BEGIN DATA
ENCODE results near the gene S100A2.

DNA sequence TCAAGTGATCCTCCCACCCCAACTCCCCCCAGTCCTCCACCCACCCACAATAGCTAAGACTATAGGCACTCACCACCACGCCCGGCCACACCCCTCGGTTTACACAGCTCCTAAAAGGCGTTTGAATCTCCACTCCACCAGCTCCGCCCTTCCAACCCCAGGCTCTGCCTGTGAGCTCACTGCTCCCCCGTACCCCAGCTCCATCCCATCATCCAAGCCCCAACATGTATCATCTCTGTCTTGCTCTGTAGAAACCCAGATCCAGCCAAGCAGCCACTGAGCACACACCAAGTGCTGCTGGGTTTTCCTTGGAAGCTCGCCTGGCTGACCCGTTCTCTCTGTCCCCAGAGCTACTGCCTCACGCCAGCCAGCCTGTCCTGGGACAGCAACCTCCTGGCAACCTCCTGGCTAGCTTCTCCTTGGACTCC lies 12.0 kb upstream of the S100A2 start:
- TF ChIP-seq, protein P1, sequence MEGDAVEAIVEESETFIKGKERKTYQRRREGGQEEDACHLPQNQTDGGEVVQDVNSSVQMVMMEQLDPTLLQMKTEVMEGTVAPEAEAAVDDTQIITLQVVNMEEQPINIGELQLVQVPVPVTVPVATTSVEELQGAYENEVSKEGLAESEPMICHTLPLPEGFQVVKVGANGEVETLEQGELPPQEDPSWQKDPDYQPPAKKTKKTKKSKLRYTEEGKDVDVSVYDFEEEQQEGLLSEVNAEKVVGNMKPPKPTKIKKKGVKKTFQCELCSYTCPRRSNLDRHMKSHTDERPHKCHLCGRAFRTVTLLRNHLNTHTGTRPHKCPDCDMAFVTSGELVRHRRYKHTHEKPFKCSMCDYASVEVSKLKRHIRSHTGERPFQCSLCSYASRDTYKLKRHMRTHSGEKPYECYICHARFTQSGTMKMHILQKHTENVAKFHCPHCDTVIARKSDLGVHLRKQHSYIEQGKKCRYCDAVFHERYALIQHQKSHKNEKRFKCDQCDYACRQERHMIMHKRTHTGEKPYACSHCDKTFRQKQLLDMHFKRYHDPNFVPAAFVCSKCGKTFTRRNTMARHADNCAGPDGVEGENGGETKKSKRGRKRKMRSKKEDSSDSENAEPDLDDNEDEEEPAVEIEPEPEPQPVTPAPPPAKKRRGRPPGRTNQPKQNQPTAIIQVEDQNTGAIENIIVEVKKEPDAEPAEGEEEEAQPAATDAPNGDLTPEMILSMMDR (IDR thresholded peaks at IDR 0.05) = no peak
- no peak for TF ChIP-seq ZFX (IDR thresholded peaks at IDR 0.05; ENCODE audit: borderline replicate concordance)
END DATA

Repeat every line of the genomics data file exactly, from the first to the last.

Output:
ENCODE results near the gene S100A2.

DNA sequence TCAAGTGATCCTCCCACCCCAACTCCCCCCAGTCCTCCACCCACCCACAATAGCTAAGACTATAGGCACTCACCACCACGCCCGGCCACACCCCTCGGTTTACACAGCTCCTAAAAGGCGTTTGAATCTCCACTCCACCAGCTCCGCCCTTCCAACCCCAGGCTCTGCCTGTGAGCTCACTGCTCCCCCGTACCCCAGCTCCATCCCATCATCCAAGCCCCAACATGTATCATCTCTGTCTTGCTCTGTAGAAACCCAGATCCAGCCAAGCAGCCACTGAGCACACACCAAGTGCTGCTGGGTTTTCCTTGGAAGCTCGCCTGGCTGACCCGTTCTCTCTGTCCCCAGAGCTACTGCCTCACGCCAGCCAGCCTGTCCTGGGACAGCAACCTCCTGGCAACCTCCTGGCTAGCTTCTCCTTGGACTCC lies 12.0 kb upstream of the S100A2 start:
- TF ChIP-seq, protein P1, sequence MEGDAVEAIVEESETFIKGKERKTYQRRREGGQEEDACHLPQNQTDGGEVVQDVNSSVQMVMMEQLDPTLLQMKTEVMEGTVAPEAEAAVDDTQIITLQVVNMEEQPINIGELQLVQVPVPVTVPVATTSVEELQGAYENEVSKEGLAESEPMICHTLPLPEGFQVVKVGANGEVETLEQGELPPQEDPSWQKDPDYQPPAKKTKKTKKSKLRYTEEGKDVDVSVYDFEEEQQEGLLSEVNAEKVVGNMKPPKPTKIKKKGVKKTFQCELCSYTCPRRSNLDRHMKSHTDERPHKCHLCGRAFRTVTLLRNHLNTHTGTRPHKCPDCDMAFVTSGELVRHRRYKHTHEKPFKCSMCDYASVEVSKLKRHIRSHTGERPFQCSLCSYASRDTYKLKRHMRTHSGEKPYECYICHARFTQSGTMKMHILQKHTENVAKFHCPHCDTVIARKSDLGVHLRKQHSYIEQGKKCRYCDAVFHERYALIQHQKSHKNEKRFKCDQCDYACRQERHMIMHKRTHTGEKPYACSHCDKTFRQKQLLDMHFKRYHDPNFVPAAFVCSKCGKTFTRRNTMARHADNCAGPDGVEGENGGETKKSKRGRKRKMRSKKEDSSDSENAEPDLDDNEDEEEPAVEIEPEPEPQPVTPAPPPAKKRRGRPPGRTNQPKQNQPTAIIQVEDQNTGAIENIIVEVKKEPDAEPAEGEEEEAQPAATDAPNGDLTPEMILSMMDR (IDR thresholded peaks at IDR 0.05) = no peak
- no peak for TF ChIP-seq ZFX (IDR thresholded peaks at IDR 0.05; ENCODE audit: borderline replicate concordance)